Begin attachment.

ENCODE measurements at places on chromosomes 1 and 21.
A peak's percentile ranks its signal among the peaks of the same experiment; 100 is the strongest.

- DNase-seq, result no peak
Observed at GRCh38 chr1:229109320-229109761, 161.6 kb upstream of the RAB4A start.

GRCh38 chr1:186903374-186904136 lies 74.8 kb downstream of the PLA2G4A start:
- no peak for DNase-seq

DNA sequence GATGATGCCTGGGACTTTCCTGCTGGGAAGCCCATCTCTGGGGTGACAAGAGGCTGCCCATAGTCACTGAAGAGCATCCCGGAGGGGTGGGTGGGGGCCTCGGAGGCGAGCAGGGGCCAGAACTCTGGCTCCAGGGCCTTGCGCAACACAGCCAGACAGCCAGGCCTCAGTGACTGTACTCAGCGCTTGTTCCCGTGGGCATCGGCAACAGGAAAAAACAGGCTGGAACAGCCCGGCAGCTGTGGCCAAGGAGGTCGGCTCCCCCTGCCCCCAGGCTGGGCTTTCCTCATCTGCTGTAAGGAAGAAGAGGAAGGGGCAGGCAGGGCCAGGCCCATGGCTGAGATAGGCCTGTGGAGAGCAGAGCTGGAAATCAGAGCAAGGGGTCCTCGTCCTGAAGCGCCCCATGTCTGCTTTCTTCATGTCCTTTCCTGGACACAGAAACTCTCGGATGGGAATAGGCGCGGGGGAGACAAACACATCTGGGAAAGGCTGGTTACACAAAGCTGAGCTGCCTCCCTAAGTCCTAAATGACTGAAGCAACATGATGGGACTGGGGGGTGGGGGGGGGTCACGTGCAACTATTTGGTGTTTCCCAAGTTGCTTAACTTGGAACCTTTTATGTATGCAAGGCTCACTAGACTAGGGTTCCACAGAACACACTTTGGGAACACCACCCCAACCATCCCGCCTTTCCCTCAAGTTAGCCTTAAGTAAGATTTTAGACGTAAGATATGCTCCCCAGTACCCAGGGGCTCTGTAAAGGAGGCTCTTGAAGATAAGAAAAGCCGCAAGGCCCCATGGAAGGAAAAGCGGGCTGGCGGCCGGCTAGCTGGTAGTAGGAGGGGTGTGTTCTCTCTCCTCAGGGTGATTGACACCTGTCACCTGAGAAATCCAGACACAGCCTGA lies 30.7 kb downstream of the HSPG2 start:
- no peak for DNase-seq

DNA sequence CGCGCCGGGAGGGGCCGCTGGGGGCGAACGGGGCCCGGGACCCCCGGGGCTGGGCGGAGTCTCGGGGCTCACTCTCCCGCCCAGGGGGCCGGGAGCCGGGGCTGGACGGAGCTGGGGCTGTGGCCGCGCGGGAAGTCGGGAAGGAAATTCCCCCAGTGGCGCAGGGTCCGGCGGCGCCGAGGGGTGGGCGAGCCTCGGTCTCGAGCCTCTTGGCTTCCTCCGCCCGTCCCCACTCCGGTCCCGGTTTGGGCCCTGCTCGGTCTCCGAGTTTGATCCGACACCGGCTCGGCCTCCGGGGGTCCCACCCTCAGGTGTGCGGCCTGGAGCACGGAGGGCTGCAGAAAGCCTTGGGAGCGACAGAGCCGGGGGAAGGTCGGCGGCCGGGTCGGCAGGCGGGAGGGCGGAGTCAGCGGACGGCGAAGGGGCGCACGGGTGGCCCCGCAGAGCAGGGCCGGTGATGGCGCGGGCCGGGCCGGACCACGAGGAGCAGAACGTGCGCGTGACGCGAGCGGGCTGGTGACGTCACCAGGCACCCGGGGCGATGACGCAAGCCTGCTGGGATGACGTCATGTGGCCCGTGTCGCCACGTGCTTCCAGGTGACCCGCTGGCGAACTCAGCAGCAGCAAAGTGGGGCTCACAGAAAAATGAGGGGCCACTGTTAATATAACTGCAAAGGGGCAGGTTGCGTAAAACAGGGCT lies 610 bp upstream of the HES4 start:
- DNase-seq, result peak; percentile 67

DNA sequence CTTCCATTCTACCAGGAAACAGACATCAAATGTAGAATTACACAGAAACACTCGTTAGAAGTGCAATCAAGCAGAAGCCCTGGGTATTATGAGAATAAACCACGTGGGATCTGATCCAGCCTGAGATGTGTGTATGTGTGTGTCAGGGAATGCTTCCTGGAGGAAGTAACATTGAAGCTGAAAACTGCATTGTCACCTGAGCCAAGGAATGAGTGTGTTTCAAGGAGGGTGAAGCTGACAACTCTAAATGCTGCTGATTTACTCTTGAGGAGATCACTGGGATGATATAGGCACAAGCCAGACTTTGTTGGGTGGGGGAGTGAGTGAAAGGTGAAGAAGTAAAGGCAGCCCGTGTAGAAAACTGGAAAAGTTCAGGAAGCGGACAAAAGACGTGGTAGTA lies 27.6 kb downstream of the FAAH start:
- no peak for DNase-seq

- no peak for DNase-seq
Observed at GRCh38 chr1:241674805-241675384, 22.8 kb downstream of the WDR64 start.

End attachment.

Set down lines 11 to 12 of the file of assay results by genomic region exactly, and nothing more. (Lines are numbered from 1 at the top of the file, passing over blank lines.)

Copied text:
DNA sequence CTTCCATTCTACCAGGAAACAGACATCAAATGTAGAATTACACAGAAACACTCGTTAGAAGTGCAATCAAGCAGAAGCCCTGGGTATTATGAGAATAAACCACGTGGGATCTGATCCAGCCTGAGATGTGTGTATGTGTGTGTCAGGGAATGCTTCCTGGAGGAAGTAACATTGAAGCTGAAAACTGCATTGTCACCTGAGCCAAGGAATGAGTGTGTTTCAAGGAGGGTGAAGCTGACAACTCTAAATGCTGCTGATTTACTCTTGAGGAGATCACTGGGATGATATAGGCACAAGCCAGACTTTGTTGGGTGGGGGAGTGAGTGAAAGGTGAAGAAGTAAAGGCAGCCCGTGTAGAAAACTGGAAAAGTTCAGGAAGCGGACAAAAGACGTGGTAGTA lies 27.6 kb downstream of the FAAH start:
- no peak for DNase-seq